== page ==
Friday, December 27, 2013

Piles of Tiles

I was at my parents' house for Christmas and came across this game (older than me) in a closet full of board games. Made by The Cootie Company back in the 70's, I give you Op Tile.

There's a lot going on here; game boards, tiles, dice, cards, bell-bottoms, shag carpeting. Instead of typing up the directions, amuse yourself with these:

The tiles look like plastic jello. 

The cards offer some opportunities for strategy throughout the game.

There are many things I like about this game, even though I have never played it. I like the spatial reasoning component, the challenge of placing tiles depending on what you roll with the dice (and the order in which you have to place them), and the demand for strategy that the cards present. I didn't like reading through all the directions to discover all the nuances. Some parts of the game are not intuitive. However, I really like what is intuitive: placing the tiles on your game board in the best way possible to cover the most area (square units) of the game board earning the most amount of points.

I brought the box home to create some adaptations for my students. Here's phase 1: Piles of Tiles. Having recently blogged about weekly POPS, Piles of Tiles will become an additional option for the first P (Patterns/Puzzles) in POPS. In phase 1, I'd like my students to play around with the Piles of Tiles puzzle like this:

I'll pass out this sheet (maybe two) to students and have them cut out all of the figures. They can keep their cut-outs in a plastic sandwich bag.

The student game board will look like this.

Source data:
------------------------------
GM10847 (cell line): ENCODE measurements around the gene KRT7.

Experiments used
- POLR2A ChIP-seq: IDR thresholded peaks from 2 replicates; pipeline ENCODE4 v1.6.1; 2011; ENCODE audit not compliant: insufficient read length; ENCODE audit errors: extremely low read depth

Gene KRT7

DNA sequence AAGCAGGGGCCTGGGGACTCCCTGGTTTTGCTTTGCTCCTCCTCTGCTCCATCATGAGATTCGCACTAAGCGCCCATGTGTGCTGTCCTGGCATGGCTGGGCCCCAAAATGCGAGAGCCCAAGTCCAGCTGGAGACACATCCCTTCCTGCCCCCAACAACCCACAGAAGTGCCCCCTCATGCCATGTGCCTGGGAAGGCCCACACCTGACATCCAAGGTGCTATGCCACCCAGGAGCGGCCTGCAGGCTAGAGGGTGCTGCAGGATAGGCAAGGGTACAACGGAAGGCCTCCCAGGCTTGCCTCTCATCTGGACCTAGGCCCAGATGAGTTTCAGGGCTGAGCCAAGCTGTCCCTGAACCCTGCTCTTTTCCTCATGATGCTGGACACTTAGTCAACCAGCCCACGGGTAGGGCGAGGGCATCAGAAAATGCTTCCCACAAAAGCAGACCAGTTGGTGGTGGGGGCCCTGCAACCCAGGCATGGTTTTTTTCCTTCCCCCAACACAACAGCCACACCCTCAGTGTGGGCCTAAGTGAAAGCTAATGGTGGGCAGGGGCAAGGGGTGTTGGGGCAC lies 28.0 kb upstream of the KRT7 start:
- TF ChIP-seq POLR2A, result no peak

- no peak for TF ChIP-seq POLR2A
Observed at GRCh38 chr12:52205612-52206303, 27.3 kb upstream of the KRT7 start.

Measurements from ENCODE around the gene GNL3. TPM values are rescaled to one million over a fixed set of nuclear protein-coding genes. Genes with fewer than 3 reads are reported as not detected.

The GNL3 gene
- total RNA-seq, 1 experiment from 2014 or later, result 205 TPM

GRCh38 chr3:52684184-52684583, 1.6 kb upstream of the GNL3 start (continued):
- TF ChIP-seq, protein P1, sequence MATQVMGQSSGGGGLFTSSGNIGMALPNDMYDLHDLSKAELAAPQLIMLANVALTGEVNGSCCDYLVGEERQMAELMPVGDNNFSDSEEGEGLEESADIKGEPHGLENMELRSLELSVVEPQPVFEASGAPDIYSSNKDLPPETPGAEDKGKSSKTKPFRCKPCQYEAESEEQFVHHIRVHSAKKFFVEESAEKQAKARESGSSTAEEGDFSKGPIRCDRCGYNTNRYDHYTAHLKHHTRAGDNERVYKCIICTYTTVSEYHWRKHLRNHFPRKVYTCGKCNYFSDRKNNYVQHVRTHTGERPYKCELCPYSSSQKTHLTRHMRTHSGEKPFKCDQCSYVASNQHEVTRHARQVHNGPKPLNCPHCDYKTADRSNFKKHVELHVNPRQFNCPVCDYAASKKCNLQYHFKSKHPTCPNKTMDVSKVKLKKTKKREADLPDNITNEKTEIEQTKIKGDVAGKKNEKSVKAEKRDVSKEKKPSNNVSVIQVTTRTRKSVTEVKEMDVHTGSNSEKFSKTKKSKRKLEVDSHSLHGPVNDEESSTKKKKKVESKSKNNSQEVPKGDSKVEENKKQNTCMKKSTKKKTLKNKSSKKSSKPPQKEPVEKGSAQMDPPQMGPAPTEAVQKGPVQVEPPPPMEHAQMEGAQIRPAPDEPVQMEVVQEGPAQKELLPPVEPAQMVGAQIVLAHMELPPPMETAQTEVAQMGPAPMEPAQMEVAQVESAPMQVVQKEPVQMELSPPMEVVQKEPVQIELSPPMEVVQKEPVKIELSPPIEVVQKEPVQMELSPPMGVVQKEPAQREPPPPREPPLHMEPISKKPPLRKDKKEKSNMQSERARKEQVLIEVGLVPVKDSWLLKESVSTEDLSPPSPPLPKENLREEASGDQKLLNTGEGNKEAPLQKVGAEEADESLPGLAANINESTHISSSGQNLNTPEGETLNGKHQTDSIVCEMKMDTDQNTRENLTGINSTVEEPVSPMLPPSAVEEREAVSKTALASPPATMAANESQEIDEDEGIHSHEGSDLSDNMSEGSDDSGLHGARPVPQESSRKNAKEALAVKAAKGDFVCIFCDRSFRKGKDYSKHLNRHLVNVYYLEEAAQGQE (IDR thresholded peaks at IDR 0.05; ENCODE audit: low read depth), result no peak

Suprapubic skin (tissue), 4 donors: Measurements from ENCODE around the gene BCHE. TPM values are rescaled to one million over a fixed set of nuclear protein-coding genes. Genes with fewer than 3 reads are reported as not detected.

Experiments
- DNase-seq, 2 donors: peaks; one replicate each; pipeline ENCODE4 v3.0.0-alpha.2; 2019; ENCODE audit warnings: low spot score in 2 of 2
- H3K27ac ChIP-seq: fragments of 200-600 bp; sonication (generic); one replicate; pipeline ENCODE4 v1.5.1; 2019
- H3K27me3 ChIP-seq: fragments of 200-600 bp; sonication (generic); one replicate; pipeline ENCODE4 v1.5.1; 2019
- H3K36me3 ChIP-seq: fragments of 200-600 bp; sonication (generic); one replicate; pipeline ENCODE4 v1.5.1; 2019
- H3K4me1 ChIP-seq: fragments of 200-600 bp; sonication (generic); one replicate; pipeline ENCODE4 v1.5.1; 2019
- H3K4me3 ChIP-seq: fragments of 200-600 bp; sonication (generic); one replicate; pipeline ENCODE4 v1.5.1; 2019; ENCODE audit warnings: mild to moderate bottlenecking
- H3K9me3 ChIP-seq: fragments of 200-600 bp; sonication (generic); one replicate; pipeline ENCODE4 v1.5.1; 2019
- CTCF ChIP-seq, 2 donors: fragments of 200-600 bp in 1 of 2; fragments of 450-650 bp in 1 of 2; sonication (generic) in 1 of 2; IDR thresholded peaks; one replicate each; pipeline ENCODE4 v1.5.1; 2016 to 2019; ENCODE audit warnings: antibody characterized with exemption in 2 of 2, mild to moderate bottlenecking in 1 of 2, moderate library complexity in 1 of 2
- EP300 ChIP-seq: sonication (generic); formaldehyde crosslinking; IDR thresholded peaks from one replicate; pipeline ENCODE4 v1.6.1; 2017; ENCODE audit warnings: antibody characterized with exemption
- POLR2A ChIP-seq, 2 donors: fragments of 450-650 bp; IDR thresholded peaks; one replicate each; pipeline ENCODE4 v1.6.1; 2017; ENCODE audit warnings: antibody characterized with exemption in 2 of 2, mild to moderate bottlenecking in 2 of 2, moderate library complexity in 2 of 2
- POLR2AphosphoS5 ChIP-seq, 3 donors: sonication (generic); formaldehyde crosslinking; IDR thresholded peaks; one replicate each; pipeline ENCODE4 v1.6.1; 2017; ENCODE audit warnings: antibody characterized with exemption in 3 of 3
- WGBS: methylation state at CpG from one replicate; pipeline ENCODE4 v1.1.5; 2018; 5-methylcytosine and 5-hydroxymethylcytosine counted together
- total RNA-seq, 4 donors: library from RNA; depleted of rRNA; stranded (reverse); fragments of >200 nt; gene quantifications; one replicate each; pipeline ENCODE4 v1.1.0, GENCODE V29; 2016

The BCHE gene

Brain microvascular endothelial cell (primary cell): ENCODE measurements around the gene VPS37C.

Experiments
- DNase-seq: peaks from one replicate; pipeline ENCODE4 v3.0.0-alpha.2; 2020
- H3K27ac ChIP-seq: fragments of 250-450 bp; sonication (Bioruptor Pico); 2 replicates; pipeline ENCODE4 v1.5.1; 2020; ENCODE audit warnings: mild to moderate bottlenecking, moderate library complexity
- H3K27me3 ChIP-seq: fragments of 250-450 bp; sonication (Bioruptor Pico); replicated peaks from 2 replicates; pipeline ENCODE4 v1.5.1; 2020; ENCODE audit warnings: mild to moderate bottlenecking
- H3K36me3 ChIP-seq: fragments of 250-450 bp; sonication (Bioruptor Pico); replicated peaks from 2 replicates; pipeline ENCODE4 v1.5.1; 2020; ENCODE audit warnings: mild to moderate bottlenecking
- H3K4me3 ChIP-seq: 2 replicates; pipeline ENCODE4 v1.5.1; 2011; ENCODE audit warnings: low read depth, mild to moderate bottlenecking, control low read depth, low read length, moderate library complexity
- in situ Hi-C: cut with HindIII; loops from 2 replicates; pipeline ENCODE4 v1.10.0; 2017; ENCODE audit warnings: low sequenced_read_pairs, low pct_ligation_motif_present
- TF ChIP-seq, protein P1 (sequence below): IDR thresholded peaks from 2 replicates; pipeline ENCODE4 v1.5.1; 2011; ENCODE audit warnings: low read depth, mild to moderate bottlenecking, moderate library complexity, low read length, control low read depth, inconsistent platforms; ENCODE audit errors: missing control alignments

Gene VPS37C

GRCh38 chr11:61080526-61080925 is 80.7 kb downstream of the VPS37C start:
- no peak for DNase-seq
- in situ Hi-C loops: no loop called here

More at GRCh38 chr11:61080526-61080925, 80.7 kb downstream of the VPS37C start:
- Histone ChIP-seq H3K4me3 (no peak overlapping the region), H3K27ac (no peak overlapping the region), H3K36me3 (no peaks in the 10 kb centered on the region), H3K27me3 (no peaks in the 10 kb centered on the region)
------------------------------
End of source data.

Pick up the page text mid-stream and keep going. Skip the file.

Students can use their cut-outs to fill the 12x12 board with the specific tiles, found in the table at the bottom of the page. Once they have their solution, they can outline each figure within the game board and specify which section refers to figure A, B, C, and so on. They can use colored pencil or crayons to keep each similar figure the same color. For you detailed people, I made the grid so it prints each square unit as 1 cm by 1 cm. Therefore, you get a total of 144 square centimeters. AWESOME!

Students can stay organized and also submit the following to me:

All the Piles of Tiles goods (blank templates) can be found in my weekly POPS folder.

My goals (right now) are to get students to:

  • manipulate shapes through rotations and translations
  • build their spatial reasoning
  • recognize there are multiple solutions
  • organize their data
  • have a better understanding of area

I'm open to suggestions or feedback, so please let me know.

Since we're on the topic of puzzles, ThinkFun has some great puzzles (as I've mentioned before). Go over to their site and check out these Big Games group activities to use with students. Many of the activities are puzzles you might have seen on paper somewhere, but they rewrote them as group activities to foster collaboration, spatial reasoning, and problem-solving amongst students.

Piles of Tiles,


  1. I know that my kids will like this. How did you extend it?

    1. I'll be thinking of some extensions... maybe have students create their own. Give them a few restrictions... not sure.
      Any suggestions?

  2. There's an app called Boxes that is very similar. I like it a lot. It might be free, but it's totally worth $.99 to check it out.

  3. Great idea, definitely going to use your version. Why is the 3x3 tile offered, but listed with a '0' on the chart? Is it useful?

    1. Right on!
      The chart can change from week to week. Maybe next week there's four 3x3 tiles and zero 2x3 tiles.

  4. I am appreciative to this blog giving one of a kind and accommodating learning about this theme, I read your blog now share extraordinary data here. This blog increse my insight source . Online protein powders

  5. Thanks for sharing this informative article with us. This is very helpful for those who are looking for homeopathy medicine for piles and constipation